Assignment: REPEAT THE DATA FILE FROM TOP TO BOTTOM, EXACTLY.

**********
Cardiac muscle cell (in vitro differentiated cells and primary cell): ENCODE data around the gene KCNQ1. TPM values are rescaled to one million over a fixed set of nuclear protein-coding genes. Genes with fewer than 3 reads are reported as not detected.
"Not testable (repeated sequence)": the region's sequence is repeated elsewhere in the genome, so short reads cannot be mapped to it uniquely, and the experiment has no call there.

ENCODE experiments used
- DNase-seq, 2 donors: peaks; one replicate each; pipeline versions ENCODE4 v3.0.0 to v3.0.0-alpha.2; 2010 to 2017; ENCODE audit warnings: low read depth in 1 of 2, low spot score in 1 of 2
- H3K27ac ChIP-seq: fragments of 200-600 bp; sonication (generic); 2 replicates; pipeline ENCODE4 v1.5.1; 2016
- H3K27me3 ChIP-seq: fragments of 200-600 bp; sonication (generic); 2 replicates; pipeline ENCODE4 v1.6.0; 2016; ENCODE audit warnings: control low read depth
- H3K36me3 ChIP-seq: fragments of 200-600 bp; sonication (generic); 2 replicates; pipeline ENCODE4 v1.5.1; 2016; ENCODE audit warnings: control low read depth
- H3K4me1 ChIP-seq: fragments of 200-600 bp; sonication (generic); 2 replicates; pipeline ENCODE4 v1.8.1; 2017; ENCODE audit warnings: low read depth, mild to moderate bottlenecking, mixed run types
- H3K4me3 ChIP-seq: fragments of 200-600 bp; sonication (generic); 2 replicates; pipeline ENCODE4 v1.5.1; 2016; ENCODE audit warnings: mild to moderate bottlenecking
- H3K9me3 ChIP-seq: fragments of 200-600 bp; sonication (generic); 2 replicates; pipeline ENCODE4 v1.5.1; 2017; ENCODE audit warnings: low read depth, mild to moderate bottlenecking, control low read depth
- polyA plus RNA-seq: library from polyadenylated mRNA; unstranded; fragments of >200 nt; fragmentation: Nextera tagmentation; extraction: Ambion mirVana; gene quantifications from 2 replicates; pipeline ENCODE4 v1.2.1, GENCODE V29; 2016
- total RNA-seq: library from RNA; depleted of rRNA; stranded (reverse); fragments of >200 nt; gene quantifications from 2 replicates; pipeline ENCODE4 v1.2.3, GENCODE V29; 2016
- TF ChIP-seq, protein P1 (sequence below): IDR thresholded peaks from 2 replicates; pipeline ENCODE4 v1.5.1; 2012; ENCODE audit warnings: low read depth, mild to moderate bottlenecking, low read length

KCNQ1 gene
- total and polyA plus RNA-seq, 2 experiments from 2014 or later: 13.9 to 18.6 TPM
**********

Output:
Cardiac muscle cell (in vitro differentiated cells and primary cell): ENCODE data around the gene KCNQ1. TPM values are rescaled to one million over a fixed set of nuclear protein-coding genes. Genes with fewer than 3 reads are reported as not detected.
"Not testable (repeated sequence)": the region's sequence is repeated elsewhere in the genome, so short reads cannot be mapped to it uniquely, and the experiment has no call there.

ENCODE experiments used
- DNase-seq, 2 donors: peaks; one replicate each; pipeline versions ENCODE4 v3.0.0 to v3.0.0-alpha.2; 2010 to 2017; ENCODE audit warnings: low read depth in 1 of 2, low spot score in 1 of 2
- H3K27ac ChIP-seq: fragments of 200-600 bp; sonication (generic); 2 replicates; pipeline ENCODE4 v1.5.1; 2016
- H3K27me3 ChIP-seq: fragments of 200-600 bp; sonication (generic); 2 replicates; pipeline ENCODE4 v1.6.0; 2016; ENCODE audit warnings: control low read depth
- H3K36me3 ChIP-seq: fragments of 200-600 bp; sonication (generic); 2 replicates; pipeline ENCODE4 v1.5.1; 2016; ENCODE audit warnings: control low read depth
- H3K4me1 ChIP-seq: fragments of 200-600 bp; sonication (generic); 2 replicates; pipeline ENCODE4 v1.8.1; 2017; ENCODE audit warnings: low read depth, mild to moderate bottlenecking, mixed run types
- H3K4me3 ChIP-seq: fragments of 200-600 bp; sonication (generic); 2 replicates; pipeline ENCODE4 v1.5.1; 2016; ENCODE audit warnings: mild to moderate bottlenecking
- H3K9me3 ChIP-seq: fragments of 200-600 bp; sonication (generic); 2 replicates; pipeline ENCODE4 v1.5.1; 2017; ENCODE audit warnings: low read depth, mild to moderate bottlenecking, control low read depth
- polyA plus RNA-seq: library from polyadenylated mRNA; unstranded; fragments of >200 nt; fragmentation: Nextera tagmentation; extraction: Ambion mirVana; gene quantifications from 2 replicates; pipeline ENCODE4 v1.2.1, GENCODE V29; 2016
- total RNA-seq: library from RNA; depleted of rRNA; stranded (reverse); fragments of >200 nt; gene quantifications from 2 replicates; pipeline ENCODE4 v1.2.3, GENCODE V29; 2016
- TF ChIP-seq, protein P1 (sequence below): IDR thresholded peaks from 2 replicates; pipeline ENCODE4 v1.5.1; 2012; ENCODE audit warnings: low read depth, mild to moderate bottlenecking, low read length

KCNQ1 gene
- total and polyA plus RNA-seq, 2 experiments from 2014 or later: 13.9 to 18.6 TPM